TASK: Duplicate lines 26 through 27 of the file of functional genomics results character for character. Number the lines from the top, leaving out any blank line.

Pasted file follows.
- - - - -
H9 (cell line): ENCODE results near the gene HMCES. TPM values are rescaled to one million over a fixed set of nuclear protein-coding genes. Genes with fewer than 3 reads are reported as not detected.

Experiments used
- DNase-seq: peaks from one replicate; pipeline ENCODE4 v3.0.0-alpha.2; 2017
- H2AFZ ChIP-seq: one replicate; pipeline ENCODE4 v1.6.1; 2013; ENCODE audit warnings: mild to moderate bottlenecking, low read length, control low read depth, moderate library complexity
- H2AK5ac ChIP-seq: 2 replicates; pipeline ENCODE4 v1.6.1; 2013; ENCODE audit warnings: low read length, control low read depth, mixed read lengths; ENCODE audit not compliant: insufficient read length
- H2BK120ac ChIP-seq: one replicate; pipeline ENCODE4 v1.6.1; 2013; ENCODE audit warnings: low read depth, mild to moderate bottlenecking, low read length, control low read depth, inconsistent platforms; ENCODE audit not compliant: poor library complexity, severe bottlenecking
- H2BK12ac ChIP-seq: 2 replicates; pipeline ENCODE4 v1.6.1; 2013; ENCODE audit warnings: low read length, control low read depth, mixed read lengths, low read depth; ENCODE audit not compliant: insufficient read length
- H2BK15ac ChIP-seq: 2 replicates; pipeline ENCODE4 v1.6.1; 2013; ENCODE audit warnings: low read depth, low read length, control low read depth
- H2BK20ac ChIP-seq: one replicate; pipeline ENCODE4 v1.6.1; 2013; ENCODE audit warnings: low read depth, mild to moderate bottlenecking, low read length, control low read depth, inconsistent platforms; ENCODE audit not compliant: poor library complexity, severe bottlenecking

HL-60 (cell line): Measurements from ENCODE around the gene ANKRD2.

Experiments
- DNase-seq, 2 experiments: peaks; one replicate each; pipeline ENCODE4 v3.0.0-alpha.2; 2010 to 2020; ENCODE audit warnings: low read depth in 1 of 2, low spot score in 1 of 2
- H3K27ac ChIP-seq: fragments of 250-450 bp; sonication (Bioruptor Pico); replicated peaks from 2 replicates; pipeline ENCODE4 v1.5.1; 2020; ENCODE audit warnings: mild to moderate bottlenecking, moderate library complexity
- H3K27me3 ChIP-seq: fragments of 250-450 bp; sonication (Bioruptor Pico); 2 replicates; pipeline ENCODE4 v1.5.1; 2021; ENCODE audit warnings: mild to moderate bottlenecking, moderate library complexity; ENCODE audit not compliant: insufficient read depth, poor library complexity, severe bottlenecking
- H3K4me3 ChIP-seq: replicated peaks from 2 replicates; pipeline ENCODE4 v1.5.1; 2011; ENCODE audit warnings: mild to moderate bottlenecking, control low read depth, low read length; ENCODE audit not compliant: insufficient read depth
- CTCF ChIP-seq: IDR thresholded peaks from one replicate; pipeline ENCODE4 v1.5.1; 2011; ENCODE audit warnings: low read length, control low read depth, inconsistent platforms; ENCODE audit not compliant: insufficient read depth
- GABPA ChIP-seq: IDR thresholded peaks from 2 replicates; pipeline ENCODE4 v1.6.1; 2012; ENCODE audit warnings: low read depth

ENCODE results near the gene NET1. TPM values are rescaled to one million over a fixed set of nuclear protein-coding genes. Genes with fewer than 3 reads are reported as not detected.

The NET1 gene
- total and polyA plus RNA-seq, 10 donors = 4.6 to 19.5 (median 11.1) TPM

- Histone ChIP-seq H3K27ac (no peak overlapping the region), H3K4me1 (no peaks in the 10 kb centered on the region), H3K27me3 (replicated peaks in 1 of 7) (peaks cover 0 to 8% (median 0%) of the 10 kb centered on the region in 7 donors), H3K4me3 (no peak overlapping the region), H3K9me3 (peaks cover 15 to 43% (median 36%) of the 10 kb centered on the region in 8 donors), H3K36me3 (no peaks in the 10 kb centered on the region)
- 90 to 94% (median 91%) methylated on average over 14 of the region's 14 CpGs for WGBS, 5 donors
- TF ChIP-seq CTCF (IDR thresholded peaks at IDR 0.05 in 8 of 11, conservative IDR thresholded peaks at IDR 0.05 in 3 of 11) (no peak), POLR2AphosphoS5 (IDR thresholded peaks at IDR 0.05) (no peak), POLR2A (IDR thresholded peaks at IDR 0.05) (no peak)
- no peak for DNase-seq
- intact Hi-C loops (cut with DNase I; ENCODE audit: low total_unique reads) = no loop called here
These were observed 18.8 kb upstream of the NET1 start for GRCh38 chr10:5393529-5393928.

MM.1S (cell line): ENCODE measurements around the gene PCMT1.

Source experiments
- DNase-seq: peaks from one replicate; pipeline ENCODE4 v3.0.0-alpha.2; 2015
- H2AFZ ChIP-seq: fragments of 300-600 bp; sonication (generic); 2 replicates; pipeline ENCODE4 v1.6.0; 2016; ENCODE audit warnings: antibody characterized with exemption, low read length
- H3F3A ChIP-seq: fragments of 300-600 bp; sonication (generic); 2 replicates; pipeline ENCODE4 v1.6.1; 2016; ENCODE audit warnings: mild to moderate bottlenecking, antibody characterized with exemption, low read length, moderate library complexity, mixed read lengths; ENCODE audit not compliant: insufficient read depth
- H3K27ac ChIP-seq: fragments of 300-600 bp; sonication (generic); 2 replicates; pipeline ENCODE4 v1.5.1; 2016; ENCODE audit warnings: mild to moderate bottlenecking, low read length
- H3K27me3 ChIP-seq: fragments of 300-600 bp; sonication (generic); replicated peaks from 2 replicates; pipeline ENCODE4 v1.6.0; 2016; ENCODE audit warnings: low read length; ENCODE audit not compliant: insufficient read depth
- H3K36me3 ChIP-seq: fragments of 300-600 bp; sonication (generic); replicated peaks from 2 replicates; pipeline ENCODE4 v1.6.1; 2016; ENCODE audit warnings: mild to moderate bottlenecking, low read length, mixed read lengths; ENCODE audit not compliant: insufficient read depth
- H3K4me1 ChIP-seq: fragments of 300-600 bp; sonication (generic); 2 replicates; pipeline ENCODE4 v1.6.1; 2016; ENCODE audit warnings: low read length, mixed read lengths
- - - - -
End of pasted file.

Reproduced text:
These were observed 18.8 kb upstream of the NET1 start for GRCh38 chr10:5393529-5393928.

MM.1S (cell line): ENCODE measurements around the gene PCMT1.